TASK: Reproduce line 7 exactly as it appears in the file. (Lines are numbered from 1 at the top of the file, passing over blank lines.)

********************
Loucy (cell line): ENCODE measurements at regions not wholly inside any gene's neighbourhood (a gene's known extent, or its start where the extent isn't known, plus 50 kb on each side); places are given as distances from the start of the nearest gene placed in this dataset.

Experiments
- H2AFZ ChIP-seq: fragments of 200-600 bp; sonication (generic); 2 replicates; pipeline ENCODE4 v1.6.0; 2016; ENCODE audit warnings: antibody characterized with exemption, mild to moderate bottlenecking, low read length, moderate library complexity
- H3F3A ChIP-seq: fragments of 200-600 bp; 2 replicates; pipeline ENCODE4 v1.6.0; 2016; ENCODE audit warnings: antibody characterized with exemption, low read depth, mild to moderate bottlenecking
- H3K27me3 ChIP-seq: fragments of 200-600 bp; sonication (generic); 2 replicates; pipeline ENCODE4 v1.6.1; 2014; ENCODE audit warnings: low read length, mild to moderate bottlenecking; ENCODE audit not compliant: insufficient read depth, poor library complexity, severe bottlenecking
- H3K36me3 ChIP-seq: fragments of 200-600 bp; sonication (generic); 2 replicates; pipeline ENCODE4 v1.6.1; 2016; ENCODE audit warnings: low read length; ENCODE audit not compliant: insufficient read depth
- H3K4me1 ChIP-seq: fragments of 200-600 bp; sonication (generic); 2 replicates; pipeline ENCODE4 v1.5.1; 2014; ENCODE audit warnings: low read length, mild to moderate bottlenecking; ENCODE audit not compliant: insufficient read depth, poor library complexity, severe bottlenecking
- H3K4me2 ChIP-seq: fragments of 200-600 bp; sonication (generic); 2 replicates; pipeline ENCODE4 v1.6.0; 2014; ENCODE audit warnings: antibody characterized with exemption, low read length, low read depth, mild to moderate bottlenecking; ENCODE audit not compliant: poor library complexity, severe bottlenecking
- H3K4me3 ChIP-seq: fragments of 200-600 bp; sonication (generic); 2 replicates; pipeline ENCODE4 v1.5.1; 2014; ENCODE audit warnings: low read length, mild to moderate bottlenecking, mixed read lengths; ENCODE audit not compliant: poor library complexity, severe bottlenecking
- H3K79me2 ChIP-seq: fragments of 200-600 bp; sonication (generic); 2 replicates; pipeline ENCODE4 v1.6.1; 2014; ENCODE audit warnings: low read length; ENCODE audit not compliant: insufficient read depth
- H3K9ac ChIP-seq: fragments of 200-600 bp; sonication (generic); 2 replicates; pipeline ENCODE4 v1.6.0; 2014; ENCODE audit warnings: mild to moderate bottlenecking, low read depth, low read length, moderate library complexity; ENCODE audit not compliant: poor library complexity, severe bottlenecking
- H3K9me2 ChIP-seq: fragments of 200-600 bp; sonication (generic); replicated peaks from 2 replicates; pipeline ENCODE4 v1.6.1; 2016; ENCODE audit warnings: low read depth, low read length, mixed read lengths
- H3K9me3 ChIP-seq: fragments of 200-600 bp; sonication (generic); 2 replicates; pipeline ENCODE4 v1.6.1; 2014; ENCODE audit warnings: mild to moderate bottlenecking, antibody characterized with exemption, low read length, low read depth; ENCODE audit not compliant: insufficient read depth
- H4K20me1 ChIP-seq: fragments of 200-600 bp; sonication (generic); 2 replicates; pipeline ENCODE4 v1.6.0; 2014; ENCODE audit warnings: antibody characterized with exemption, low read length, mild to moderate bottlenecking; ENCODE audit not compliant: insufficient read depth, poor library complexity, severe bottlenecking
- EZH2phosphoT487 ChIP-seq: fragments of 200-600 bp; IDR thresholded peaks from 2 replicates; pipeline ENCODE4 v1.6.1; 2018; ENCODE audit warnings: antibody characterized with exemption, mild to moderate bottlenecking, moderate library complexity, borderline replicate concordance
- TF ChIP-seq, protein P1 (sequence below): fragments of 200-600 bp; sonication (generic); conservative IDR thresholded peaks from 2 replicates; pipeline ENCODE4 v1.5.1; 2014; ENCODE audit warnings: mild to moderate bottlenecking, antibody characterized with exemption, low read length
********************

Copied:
- H3K4me1 ChIP-seq: fragments of 200-600 bp; sonication (generic); 2 replicates; pipeline ENCODE4 v1.5.1; 2014; ENCODE audit warnings: low read length, mild to moderate bottlenecking; ENCODE audit not compliant: insufficient read depth, poor library complexity, severe bottlenecking